Reap What You Sow

I started my pandemic poems—written with a Sharpie on scraps of building wrap and posted on the fence out front—to keep myself sane and connect with the new neighbours I’ve never met while we were in lockdown. Forty-nine days, forty-nine poems.

I wanted all the poems to be positive—a more difficult challenge than I’d hoped. Some days I wrote half a dozen poems, only to reject every one because they were grim and dark reflections of my mood. I would write until I found the light of good thoughts … sometimes I thought the positive poems would never come.

But they did. And by forcing myself to focus on the positive, I began to feel it.

And the neighbours must have felt it too. They stopped and read them silently to themselves. They read them aloud to their children. They laughed. They came by every day specifically to read the next instalment.

And I listened to them from the shed and smiled.

On Saturday I took them all down—symbolically freeing us from lockdown.

On Sunday I found this lovely note pinned to the gate. I’m still smiling.

They say you reap what you sow. Well, I’ve harvested two months of smiles from those silly poems. Almost makes me want to go back into lockdown and do it all again …

Or maybe not …

Appreciating the Small Things

The cat has settled in and seems to enjoy the stacks of furniture.

So far I have ignored the elephant in the room in my blog posts. I’ve focused on the little joys—canning vegetable soup, baking cakes, making pasta. It has been a struggle to do so, some weeks, and today, hours from New Zealand’s total lockdown, it is impossible.

Today our house sale was finalised. Today we officially moved to our new home. Except our new home sits unfinished in the midst of a muddy, rubbish-strewn construction site. It will likely remain so for some time. We have crammed ourselves and all our possessions into the shed we built on the property last winter (when we foolishly believed we might have a new house by February). 

As you can imagine, it is cramped, a bit smelly, and very cold (last night was down to 4ºC). We had hoped to alleviate our stay in the shed by going out for dinner a lot, traveling a lot, spending time visiting fun places. That won’t be happening now. I had planned on doing my laundry once a week at the laundromat not far from work. That won’t be happening either. Today I hauled the washing machine to the back yard and hooked it up to the garden hose and an extension cord in order to wash a load. Every meal will be cooked on a camp stove outside.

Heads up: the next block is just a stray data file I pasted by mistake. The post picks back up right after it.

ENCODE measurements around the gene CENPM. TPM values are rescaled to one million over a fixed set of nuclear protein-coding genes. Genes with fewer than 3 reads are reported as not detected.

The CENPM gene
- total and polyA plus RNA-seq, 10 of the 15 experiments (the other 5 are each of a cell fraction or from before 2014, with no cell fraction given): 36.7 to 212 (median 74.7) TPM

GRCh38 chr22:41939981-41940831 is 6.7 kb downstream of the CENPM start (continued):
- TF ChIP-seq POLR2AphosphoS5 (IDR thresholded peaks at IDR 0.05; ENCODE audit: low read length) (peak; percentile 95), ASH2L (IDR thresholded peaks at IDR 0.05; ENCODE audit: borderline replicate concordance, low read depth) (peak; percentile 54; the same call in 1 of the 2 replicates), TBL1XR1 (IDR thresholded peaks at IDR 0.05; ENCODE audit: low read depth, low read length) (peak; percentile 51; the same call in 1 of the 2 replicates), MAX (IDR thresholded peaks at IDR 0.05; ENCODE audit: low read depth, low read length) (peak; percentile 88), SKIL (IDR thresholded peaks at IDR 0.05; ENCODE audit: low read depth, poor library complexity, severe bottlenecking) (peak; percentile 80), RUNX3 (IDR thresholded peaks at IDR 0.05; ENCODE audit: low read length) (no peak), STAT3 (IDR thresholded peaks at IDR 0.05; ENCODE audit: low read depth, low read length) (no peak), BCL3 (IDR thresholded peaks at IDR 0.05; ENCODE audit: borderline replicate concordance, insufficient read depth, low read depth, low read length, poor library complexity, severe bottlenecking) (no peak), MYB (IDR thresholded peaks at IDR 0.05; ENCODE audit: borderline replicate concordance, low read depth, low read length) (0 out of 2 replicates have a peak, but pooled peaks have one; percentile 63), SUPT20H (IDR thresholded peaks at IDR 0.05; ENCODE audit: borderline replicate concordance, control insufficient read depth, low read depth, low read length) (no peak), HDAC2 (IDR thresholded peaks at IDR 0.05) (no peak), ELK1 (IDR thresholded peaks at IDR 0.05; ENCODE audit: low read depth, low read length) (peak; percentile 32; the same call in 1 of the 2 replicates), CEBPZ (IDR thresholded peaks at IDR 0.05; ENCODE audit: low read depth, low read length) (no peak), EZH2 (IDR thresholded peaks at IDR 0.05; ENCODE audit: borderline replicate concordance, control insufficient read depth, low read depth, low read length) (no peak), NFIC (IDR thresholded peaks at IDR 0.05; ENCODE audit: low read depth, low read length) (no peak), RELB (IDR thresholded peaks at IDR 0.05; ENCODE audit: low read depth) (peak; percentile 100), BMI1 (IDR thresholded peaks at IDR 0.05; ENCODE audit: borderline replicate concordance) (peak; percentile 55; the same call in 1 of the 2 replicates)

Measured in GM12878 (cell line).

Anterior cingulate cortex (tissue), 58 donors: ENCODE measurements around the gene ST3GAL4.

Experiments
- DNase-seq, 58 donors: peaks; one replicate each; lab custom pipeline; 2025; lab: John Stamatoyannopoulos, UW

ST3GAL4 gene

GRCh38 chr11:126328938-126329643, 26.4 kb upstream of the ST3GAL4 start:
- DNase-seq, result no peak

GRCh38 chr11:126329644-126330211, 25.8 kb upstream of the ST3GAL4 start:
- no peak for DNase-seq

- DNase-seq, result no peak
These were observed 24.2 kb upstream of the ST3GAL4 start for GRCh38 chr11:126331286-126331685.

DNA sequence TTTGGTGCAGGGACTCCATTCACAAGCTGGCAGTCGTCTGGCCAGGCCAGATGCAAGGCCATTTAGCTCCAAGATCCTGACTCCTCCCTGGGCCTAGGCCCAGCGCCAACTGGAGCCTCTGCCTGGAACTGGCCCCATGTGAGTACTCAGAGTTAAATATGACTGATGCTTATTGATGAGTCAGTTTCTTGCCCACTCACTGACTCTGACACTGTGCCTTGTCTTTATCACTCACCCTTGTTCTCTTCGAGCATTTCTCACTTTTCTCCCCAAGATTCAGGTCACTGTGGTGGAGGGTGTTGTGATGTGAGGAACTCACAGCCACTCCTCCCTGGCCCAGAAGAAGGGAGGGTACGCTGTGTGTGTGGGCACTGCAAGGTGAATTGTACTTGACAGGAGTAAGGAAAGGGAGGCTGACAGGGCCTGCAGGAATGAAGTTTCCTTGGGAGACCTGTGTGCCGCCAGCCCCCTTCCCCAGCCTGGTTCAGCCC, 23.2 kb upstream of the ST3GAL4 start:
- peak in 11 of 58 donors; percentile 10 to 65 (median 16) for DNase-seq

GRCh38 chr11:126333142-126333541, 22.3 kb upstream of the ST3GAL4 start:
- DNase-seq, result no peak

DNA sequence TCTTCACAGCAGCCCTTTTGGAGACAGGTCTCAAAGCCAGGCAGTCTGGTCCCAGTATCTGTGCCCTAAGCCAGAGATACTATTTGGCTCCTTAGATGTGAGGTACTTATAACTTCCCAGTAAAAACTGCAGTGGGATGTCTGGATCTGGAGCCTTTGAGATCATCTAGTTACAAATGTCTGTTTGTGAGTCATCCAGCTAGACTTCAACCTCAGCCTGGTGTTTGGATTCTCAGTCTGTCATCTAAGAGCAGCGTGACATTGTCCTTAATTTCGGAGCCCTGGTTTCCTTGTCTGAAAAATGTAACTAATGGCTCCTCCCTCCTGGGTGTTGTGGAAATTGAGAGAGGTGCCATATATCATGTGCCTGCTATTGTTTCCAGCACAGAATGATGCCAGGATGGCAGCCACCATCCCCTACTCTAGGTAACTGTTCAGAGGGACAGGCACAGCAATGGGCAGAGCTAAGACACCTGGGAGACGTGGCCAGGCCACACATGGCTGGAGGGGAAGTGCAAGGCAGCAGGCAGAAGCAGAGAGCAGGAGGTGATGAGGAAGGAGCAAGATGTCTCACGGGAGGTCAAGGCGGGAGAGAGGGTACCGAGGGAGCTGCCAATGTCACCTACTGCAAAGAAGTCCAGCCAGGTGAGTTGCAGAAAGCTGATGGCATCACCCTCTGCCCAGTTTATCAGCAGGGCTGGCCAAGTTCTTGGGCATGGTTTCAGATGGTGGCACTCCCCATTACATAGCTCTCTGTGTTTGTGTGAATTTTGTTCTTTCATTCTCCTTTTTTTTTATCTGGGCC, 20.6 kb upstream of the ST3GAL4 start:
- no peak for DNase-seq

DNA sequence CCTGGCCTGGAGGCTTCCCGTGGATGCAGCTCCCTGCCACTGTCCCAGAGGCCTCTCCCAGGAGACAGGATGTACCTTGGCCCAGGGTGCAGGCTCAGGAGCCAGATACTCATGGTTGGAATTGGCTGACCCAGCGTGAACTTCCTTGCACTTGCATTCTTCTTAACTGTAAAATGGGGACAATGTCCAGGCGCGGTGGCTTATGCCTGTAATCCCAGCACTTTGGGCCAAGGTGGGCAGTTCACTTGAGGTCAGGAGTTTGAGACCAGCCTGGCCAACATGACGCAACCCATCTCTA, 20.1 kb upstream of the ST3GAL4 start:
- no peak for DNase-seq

We will spend the entirety of our lockdown essentially camping as we edge towards winter.

Much of the time it will not be fun.

And yet …

Nearly thirty years ago, my husband and I lived in rural Panama with no running water, no electricity. To get to the nearest phone took a half hour of walking and an hour’s bus ride. Our roof leaked, and and the cockroaches and rats living with us in our one-room mud house were legendary in size and number. I washed clothes in a 20-litre bucket, and used the same vessel to carry water to a small palm-leaf-and-stick stall for bathing. We cooked our meals in one pot over a three-rock fire. We dug our own latrine. The weekly shopping run took an entire day. By the end of each week, we were down to eating nothing but rice and whatever vegetables were coming out of the garden. In the evenings, I would write letters to family back home. Sometimes the letters didn’t make it to their destination, sometimes they were delayed by weeks. If I was lucky, the letters took a week to arrive, once I’d managed to post them. A full conversation could take months, and was usually irrelevant by the time the first letter arrived.

All of which makes months living in an unheated shed during a global pandemic seem like glamping, rather than a real hardship. Rather than thinking about what I don’t have, I’m enjoying what I do have—a vermin-free home with a concrete floor and sound roof, electricity (even if it is limited by what we can do with an extension cord), instant communication with loved ones far away, nearby grocery stores for when the rice and vegetables run out, and a mobile bathroom with a real shower and flush toilet.

And that is how I intend to pass every day as I navigate through the chaos of the next 12 months or so—thinking of what I have, counting my blessings, being thankful for those little things.